Agriculture and Human Values

, Volume 29, Issue 4, pp 455–466 | Cite as

Growing food justice by planting an anti-oppression foundation: opportunities and obstacles for a budding social movement

  • Joshua SbiccaEmail author


The food justice movement is a budding social movement premised on ideologies that critique the structural oppression responsible for many injustices throughout the agrifood system. Tensions often arise however when a radical ideology in various versions from multiple previous movements is woven into mobilization efforts by organizations seeking to build the activist base needed to transform the agrifood system. I provide a detailed case study of the People’s Grocery, a food justice organization in West Oakland, California, to show how anti-oppression ideology provides the foundation upon which food justice activists mobilize. People’s Grocery builds off of previous social justice movements within West Oakland, reflected in activist meaning making around ideas of social justice and autonomy. However, the ongoing mobilization process also faces complications stemming from diverse individual interpretations of food justice—that may not be reflected in the stated goals of food justice organizations—as well as structural constraints. Consequently, building a social movement premised on food justice opens up social spaces for new activism, but may not be a panacea for solving food-related racial and economic inequality. The findings have implications for newly forming food justice organizations, future research on the food justice movement, as well as for theories on social movement mobilization.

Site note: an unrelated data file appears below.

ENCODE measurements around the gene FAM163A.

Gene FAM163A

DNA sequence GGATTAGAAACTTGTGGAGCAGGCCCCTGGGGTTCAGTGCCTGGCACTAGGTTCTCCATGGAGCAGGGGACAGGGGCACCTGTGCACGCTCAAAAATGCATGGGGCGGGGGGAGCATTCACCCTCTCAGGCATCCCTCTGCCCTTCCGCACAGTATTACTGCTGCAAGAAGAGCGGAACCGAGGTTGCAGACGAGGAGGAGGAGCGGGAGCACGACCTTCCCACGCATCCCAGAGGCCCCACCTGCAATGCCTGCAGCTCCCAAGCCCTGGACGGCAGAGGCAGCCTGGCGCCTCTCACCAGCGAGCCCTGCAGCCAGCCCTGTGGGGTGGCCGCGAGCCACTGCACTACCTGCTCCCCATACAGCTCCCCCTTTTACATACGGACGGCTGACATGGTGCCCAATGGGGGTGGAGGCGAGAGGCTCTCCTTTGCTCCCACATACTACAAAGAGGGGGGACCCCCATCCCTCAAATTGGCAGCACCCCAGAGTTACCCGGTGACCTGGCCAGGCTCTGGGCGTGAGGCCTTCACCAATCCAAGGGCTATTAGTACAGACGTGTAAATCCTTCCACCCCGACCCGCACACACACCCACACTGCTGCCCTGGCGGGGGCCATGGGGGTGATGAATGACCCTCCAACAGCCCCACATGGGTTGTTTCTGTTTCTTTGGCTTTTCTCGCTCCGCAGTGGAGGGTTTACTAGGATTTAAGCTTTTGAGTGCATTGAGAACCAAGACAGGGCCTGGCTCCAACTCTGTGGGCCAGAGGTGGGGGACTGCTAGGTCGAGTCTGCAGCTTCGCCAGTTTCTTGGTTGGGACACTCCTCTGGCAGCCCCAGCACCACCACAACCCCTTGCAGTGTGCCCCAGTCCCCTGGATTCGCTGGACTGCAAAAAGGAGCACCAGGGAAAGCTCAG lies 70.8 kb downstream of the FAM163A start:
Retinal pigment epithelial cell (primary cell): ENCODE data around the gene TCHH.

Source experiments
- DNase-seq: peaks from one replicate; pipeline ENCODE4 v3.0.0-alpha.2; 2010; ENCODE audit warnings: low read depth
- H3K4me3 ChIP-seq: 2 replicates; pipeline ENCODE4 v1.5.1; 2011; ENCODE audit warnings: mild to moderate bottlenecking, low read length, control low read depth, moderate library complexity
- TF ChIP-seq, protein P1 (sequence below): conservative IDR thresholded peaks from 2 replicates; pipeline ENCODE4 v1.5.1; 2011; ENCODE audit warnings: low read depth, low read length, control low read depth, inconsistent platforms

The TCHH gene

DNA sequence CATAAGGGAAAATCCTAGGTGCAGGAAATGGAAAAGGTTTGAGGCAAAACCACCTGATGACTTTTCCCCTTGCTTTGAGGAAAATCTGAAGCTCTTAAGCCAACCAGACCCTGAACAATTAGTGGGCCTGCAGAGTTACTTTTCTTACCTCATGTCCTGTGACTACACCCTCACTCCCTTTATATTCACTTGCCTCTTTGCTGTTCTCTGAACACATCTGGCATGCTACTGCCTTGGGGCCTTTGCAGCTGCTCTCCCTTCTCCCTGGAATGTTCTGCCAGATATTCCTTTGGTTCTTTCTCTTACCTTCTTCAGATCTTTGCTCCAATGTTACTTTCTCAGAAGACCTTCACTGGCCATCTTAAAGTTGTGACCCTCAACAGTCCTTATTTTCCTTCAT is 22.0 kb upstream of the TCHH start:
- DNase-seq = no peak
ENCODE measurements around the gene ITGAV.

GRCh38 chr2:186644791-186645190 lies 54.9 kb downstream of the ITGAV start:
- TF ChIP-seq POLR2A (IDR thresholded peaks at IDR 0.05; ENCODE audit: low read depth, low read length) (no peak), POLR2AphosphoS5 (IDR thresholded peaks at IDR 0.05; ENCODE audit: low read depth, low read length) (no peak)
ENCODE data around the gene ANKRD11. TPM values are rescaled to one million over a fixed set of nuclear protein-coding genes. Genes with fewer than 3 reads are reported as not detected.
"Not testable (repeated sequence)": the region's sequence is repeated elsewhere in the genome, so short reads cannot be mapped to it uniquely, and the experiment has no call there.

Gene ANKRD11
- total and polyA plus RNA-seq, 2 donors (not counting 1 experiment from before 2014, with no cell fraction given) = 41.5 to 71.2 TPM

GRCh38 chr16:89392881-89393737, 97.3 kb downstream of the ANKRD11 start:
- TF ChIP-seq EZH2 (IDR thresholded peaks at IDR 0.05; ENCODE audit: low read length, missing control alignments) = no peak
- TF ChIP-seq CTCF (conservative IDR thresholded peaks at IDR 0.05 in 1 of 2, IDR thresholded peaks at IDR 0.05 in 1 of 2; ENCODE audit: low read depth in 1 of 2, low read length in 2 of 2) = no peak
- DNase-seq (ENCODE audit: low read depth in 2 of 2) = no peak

Food justice People’s Grocery West Oakland, CA Ideology Framing Environmental sociology 



Alternative food movement


Black Panther Party


Environmental justice


Food justice


Food justice movement


Food justice organization


People’s Grocery



I owe a debt of gratitude to all the volunteers, interns, staff, and West Oakland residents I learned from while working as an ally with People’s Grocery. Thank you for sharing your lives and thoughts with me. Many thanks also to Brian Mayer, Stephen Perz, and Kendal Broad for helpful feedback on various versions of this manuscript. Upon submission, I received many constructive and supportive comments and suggestions from three anonymous reviewers and from the editor, Harvey James.


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Copyright information

© Springer Science+Business Media B.V. 2012

Authors and Affiliations

  1. 1.Department of Sociology, Criminology and LawUniversity of FloridaGainesvilleUSA

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